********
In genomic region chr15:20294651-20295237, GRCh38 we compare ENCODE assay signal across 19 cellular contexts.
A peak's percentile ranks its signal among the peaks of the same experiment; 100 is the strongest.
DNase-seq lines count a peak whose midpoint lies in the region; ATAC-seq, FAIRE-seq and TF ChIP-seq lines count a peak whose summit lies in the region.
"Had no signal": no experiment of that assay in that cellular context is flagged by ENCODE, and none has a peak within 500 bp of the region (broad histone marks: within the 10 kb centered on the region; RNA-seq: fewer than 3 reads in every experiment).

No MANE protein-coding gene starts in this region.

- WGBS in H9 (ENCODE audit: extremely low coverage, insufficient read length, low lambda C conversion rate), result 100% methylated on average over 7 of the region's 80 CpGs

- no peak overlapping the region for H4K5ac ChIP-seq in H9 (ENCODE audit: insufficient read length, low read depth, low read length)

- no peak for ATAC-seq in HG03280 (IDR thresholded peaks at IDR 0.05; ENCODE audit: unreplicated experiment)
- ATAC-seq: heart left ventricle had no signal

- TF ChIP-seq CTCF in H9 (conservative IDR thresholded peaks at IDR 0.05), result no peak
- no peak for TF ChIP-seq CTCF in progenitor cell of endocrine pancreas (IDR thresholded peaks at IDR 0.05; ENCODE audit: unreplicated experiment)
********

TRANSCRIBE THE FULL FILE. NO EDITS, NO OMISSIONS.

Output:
In genomic region chr15:20294651-20295237, GRCh38 we compare ENCODE assay signal across 19 cellular contexts.
A peak's percentile ranks its signal among the peaks of the same experiment; 100 is the strongest.
DNase-seq lines count a peak whose midpoint lies in the region; ATAC-seq, FAIRE-seq and TF ChIP-seq lines count a peak whose summit lies in the region.
"Had no signal": no experiment of that assay in that cellular context is flagged by ENCODE, and none has a peak within 500 bp of the region (broad histone marks: within the 10 kb centered on the region; RNA-seq: fewer than 3 reads in every experiment).

No MANE protein-coding gene starts in this region.

- WGBS in H9 (ENCODE audit: extremely low coverage, insufficient read length, low lambda C conversion rate), result 100% methylated on average over 7 of the region's 80 CpGs

- no peak overlapping the region for H4K5ac ChIP-seq in H9 (ENCODE audit: insufficient read length, low read depth, low read length)

- no peak for ATAC-seq in HG03280 (IDR thresholded peaks at IDR 0.05; ENCODE audit: unreplicated experiment)
- ATAC-seq: heart left ventricle had no signal

- TF ChIP-seq CTCF in H9 (conservative IDR thresholded peaks at IDR 0.05), result no peak
- no peak for TF ChIP-seq CTCF in progenitor cell of endocrine pancreas (IDR thresholded peaks at IDR 0.05; ENCODE audit: unreplicated experiment)